Medical herbalist Nicola Parker explains how to deal with  a nasty, upset tummy and the aftermath

Gastroenteritis is the medical term for a tummy bug, the kind of infection that gives you diarrhoea and sickness.

Friday, 28th August 2020, 7:00 am

Last weekend, my household had the pleasure of celebrating a family birthday. It started with sunshine, friends, incredible food and summer drinks. It ended in gastroenteritis. Honestly... it was awful.

I’d taken the Monday off, to enjoy a lazy morning and a late lunch with friends. The plan was to reminisce over the weekend’s festivities and ease ourselves back into the working week.

Instead, it ended in high temperature, gut pain, nausea and some dreadful, dreadful evacuations in the bathroom. Too much information? Then you’ll be glad you weren’t there.

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Gastroenteritis is the medical term for a tummy bug, the kind of infection that gives you diarrhoea and sickness. It can be picked up by consuming food or drinks which are contaminated by bacteria or viruses but it is also spread very easily from person-to-person.

Only one person in my house fell ill that weekend and since we had all been eating and drinking the same things, the exact source of the infection is still unclear.

As one of the healthy ones, I spent my Monday playing nurse and disinfecting the house to try to protect everyone else from the gut rot that plagued our poor birthday boy. I use the term boy ironically, since he’s actually a grown man, but considering the circumstances, a weekend of being spoiled and nursed was exactly what he needed.

A high fever, diarrhoea, stomach pains and nausea lasted for a good few days. His skin felt hot to the touch and he spent 48 hours in and out of a restless sleep. I painted a red plague symbol on the threshold to our home.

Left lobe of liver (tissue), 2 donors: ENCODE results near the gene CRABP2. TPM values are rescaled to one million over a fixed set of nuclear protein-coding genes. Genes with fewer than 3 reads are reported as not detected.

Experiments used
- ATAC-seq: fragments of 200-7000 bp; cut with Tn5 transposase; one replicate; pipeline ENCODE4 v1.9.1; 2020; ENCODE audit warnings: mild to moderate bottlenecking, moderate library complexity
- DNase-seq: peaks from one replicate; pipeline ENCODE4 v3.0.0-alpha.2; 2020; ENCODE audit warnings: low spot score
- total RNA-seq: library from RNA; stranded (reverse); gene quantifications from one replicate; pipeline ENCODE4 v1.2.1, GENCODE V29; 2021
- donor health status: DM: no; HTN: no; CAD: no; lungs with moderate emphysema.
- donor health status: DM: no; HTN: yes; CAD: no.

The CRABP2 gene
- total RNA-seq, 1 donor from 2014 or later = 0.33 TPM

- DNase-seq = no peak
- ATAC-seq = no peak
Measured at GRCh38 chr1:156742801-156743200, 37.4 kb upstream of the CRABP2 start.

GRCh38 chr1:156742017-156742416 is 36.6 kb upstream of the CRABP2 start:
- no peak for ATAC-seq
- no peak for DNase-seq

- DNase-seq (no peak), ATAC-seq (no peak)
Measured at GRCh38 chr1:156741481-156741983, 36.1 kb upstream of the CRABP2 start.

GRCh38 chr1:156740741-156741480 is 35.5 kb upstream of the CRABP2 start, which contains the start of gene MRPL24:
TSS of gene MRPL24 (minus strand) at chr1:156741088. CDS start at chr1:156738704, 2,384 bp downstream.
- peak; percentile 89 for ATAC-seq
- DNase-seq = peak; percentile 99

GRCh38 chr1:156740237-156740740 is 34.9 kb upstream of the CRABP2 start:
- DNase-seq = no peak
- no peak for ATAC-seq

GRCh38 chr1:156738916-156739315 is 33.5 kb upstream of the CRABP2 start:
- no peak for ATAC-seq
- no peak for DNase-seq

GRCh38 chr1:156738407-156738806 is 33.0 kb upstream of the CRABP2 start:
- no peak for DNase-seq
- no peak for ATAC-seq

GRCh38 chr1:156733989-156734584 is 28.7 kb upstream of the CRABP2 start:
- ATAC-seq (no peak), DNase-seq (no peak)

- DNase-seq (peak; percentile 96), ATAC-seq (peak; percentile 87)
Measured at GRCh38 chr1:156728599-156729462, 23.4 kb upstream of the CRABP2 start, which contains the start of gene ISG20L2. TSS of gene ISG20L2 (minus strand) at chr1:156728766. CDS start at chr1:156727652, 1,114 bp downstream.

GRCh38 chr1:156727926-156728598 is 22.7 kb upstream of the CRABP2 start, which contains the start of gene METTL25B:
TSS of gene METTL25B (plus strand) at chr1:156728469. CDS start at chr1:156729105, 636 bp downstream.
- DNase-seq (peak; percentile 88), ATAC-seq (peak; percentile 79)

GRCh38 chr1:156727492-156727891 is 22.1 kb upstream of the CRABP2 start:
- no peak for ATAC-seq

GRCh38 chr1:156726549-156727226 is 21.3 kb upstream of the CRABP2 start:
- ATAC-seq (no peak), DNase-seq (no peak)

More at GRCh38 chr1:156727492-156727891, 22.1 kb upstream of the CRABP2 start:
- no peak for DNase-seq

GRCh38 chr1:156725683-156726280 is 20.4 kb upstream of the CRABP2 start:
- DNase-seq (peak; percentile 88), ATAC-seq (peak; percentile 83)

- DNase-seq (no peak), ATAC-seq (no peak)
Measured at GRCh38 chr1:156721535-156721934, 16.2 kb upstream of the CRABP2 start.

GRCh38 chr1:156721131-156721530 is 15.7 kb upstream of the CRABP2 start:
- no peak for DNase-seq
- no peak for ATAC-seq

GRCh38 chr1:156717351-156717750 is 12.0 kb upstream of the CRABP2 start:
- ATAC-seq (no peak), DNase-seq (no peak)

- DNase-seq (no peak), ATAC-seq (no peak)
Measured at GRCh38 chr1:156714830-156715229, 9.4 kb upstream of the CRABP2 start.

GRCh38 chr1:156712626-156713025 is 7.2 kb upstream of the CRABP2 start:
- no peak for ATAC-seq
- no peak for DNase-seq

Medical herbalist Nicola Parker

Luckily, living with a herbalist, he was in good hands. His suggestion of Lucozade was quickly denied.

Sugary drinks on an inflamed gut? Not the wisest of ideas. Losing water this quickly means you’ll need to replace essential minerals. Drink plenty of water combined with some electrolyte sachets which can be picked up from any pharmacy.

For nutrients and natural sugars, look to vegetable juices and thin soups rather than fruit juice or sugary drinks.

Equally, I suggested he steer clear of medicines like Imodium that thicken the stool to force the body to hold it. Better to let the body purge the infection while staying hydrated than to encourage it to hang on to something it’s desperately trying to get rid of.

Instead, I pulled out my trusty goldenseal. I knew he must be sick when I wasn’t met with loud complaints about the bitter taste. Although unpleasant tasting, goldenseal is one of the most powerful herbs I have in the fight against bacteria and viruses.

Not only do I use it to try to fight infection but it also helps to heal inflamed gut tissues, a main cause of the stomach pains and cramps.

It’s powerful action in these areas means it’s the first herb I reach for when I want to speed recovery. It won’t work like Imodium, stopping the diarrhoea immediately, but it should quicken the healing process, getting you back on your feet quicker.

Gastroenteritis shouldn’t last more than a week and if symptoms persist beyond this point, or there are no signs of improvement, it’s best to call your GP. By Wednesday evening, we’d gotten symptoms under control and outside of some tenderness in the tummy area, everything had returned to normal. That’s when the real work starts.

Recovering from a bug like this can leave one feeling weak and exhausted for a very long time, especially if the body is left to heal itself.

Taking a probiotic, to replace all the good bacteria that you’ve just lost can mean the difference between feeling back to normal and being left feeling drained for a number of weeks.

I brought home some Mightidophilus, a high strength, multi-strain probiotic which I use for gut infections and already, he seems back to his usual, playful, mouthy and energetic self.

For this, I’m very grateful. I can play nurse when it’s needed, but a mopey man in the house for weeks at a time isn’t much fun for anybody!

l For more information or to book a consultation with Nicola, call her at her clinic on 01524 413733.